Feb. 22 (UPI) -- Protesters took to the streets throughout Myanmar on Monday despite the country's military junta warning it would escalate violence if demonstrations turned into a general strike as planned.
Large crowds rallied in Yangon, Naypyidaw, Mandalay and other cities in continued opposition to the military coup that usurped government control and jailed activists and civilian leaders, including Daw Aung San Suu Kyi, on Feb. 1, The Guardian reported.
The military cited irregularities with the November election during which Suu Kyi's party won in a landslide.
In the three weeks that have elapsed, demonstrations have continued daily and at least three protesters have died, including two on Saturday when police used live ammunition and rubber bullets against demonstrations in Yangon, Myanmar's second-largest city.
Protesters have called for a general strike, dubbed "22222" in reference to the date, to commence on Monday in opposition to the government seizure with the protest group the Civil Disobedience Movement saying it would be "a big historic day."
"Keep watching us and pray for us, friends," it said Sunday on Twitter.
However, that night the State Administration Council, which now runs the country, warned protesters deadly force could be used.
"It is found that protesters have raised their incitement toward riot and anarchy mob on the day of 22 February. Protesters are now inciting the people, especially emotional teenagers and youths, to a confrontation path where they will suffer the loss of life," the council said Sunday night on state broadcaster MRTV.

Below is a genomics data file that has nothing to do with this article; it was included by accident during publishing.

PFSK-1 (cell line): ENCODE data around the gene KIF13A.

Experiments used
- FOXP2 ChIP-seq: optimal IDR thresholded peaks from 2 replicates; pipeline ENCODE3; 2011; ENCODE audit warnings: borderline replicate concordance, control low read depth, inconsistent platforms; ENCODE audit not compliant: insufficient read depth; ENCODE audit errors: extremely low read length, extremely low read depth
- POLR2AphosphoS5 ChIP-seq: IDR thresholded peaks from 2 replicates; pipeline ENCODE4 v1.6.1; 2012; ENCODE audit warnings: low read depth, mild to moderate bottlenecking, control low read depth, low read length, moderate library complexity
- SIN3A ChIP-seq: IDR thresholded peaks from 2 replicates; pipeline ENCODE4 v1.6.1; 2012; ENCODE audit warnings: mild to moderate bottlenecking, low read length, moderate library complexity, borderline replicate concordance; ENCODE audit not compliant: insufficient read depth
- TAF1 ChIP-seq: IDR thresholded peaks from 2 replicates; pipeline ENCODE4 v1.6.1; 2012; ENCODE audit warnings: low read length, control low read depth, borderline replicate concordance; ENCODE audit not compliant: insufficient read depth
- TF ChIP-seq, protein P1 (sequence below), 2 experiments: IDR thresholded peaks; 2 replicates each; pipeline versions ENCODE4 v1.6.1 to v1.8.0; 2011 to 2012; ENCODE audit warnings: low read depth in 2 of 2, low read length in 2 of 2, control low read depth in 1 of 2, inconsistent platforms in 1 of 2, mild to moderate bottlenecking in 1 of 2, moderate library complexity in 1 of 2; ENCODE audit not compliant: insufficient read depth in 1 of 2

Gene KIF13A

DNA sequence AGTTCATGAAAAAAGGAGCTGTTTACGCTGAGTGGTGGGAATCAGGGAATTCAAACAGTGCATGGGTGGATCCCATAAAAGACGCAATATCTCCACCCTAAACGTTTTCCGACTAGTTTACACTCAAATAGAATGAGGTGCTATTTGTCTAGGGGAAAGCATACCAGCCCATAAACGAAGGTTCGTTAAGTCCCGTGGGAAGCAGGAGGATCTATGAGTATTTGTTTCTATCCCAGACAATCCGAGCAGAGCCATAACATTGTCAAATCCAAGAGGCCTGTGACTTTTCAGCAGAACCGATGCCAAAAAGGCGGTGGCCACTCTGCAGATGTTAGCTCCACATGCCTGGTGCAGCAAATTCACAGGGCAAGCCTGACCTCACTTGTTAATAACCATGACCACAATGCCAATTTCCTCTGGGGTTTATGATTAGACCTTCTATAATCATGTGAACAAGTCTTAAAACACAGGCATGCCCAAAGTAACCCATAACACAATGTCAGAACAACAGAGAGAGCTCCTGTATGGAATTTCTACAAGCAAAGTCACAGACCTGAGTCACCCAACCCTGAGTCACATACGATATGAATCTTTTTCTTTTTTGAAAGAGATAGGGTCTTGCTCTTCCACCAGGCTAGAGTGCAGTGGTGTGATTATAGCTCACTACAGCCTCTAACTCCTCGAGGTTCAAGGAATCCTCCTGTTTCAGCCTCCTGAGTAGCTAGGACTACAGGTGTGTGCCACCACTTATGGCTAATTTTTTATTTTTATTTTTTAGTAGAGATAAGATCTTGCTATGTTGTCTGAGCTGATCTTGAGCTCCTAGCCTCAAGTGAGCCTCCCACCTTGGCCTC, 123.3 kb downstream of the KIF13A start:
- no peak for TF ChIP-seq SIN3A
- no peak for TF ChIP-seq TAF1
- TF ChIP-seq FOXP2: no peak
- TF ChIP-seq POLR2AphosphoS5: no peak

Tom Andrews, the U.N. special rapporteur on the situation of human rights in Myanmar, said he was "deeply concerned" about the public warning, which he described as "ominous."
"Warning to the junta: Unlike 1988, actions by security forces are being recorded & you will be held accountable," he tweeted.
U.N. Secretary-General Antonio Guterres on Sunday condemned the use of deadly force while reiterating the United Nation's call to respect the election results and return the country to civilian rule.
"The use of lethal force, intimidation & harassment against peaceful demonstrators is unacceptable," Guterres said in a statement. "Everyone has a right to peaceful assembly."
Following the two deaths over the weekend, Andrews said he was "horrified" by the loss of life and the escalation in force used by the security forces.
"From water cannons to firing point blank at peaceful protesters," he tweeted. "This madness must end, now!"
Historian and writer Thant Myint-u tweeted Monday that the window for a peaceful solution was closing fast amid widening arrests and increasing use of lethal force.
"The outcome of the coming weeks will be determined by just two things: The will of an army that's crushed many protesters before and the courage, skill and determination of the protesters (much of society) themselves," he said. "Two pivotal forces in the raw. Nothing is preordained."
Since Feb 1., 640 people have been arrested, charged or sentenced, according to data from Myanmar's non-profit human rights organization Assistance Association for Political Prisoners.